by Ron Gregory
LOGAN — Despite assertions by some supporters, a civil law suit filed by State Senator Richard Ojeda against Jonathan Porter filed in Logan County Circuit Court appears to confirm Corridor Chronicle reports concerning an alleged May incident.
In the suit, filed on Ojeda’s behalf by former Kanawha County Prosecutor Mike Clifford, Ojeda admits an alleged physical attack by Porter occured at a “political event.” Earlier, when the Chronicle called the gathering a “political rally,” Ojeda defenders disputed the claim that the event was “political” in nature. One even insisted, on social meeting, that the affair was a “church picnic paid for by the church.”
The Chronicle has questioned on multiple occasions who paid for the political event since it does not appear to be listed as an expenditure on any financial report filed with the Secretary of State.
In addition, Ojeda’s suit confirms that he suffered “mental anguish” as a result of the alleged altercation. Ojeda claims Porter made an unprovoked, but pre-calculated attack on the now-Senator when Ojeda attempted to place bumper stickers on Porter’s vehicle. Ojeda asserts that Porter requested the stickers during the political function.
Since the alleged attack occurred two days before the May Democrat primary, it became national news. Ojeda defeated long-time public official Art Kirkendoll, then the incumbent state senator, in the following Tuesday primary. Porter was later arrested and is awaiting trial on battery charges.
From his hospital bed, an obviously wounded Ojeda implied that Kirkendoll and his supporters had a role in the alleged assault. His story was repeated on national news, including cable news outlets.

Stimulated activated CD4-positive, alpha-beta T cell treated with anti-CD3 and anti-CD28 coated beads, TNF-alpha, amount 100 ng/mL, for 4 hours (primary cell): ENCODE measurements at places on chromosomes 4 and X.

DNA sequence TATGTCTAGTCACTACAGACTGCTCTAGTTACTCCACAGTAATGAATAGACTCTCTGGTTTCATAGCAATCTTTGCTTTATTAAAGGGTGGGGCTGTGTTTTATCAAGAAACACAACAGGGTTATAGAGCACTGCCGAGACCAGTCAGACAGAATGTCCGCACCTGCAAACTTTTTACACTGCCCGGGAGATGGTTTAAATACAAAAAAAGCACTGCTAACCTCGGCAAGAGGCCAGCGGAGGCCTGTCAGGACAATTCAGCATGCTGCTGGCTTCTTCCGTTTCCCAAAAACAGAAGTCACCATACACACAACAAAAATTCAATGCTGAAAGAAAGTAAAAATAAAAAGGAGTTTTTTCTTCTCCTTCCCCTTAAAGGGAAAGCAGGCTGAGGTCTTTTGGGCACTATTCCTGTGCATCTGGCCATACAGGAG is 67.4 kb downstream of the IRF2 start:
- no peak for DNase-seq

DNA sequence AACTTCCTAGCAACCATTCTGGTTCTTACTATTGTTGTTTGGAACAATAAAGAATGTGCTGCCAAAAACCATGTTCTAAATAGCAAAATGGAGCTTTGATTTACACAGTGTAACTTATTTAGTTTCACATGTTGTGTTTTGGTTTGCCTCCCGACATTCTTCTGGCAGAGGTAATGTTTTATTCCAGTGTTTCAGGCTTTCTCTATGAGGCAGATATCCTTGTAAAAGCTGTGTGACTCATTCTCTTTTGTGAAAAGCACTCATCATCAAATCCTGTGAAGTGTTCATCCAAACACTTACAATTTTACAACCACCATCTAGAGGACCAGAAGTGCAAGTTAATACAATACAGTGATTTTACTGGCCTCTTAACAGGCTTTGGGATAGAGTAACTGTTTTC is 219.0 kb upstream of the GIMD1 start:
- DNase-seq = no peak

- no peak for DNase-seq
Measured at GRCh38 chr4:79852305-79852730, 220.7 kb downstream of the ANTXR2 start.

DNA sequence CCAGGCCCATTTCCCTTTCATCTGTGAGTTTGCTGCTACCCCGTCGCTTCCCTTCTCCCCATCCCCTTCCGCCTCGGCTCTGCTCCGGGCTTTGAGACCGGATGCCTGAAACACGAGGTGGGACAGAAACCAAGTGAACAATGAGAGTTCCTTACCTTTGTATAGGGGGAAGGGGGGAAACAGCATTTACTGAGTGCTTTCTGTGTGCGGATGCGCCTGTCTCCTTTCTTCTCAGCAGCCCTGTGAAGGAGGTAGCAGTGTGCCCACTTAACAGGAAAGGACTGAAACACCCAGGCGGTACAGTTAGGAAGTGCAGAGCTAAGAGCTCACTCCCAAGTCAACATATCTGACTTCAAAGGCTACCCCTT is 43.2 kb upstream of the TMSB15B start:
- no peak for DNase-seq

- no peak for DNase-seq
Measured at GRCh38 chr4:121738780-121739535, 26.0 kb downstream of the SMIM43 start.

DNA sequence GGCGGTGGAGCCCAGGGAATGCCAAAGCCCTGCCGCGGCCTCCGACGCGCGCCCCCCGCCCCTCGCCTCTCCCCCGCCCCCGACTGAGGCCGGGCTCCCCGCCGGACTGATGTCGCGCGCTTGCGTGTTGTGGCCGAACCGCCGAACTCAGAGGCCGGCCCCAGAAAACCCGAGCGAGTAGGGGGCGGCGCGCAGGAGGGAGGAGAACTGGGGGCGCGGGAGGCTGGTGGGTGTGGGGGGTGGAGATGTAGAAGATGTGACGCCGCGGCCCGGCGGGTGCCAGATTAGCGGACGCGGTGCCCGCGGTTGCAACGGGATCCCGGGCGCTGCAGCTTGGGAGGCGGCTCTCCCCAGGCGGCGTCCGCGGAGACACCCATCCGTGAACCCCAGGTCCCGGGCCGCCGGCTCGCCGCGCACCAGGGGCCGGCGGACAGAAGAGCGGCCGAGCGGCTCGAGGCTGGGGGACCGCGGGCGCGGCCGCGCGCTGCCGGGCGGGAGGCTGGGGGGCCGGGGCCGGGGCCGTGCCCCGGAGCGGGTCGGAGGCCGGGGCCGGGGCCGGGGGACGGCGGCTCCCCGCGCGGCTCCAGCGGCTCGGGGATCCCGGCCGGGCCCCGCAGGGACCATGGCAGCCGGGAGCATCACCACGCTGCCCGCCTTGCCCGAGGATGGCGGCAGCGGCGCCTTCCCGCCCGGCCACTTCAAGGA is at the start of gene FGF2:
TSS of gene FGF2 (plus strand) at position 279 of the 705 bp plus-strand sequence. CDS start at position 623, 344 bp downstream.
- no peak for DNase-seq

The Chronicle, observing the Ojeda campaign was based on his charges that Kirkendoll had “hidden” public information from view and that Ojeda would be “open and transparent,” has questioned the Senator about comments by his wife at the time of the alleged beating. Kirkendoll’s wife told media outlets her husband had suffered a stroke “a few days before” the alleged attack.
The paper has gone on to ask Ojeda if there are any lasting physical or mental results of the stroke or beating. While Ojeda has consistently refused to answer such inquiries, insisting he is a “private citizen” not even subject to Freedom of Information Act (FOIA) requests, his lawsuit appears to confirm that his injury to “body and mind” are on-going and, likely, permanent.
The civil case, 16-C-197, has been assigned to Kanawha County Circuit Judge Louis “Duke” Bloom. Both Logan County judges recused themselves from the case.
“… Plaintiff (Ojeda) sustained multiple facial fractures and other injuries and was required to undergo medical treatment and medical expenses in amounts not yet ascertained,” says Ojeda’s suit. “The plaintiff has suffered great pain of body and mind, medical expenses, lost wages, loss of ability to enjoy life, permanent physical disability, mental anguish, annoyance and convenience, and has suffered otherwise, some or all of which is permanent in nature.”
Interestingly, new Logan Circuit Judge Joshua Butcher asked to recuse himself from the case because of being elected to his current position in the May 2016 primary. In that contest, Butcher defeated incumbent appointed Judge Douglas Witten. Witten challenged the results, carrying his challenge all the way to the Supreme Court of Appeals.
Butcher, in his letter requesting to be recused, said, “… while preparing to defend my election, I and my counsel had substantial contact with Senator Ojeda, who was disclosed as a potential witness for my defense. In addition, I was compelled to file a response to Judge Witten’s petition in which I publicly asserted that the allegations against Mr. Porter were true.”
The case is set for a pre-trial conference on December 20. The trial is tentatively set to begin at 8:30 a.m., on January 8, 2018. Witnesses are to be disclosed by June 16.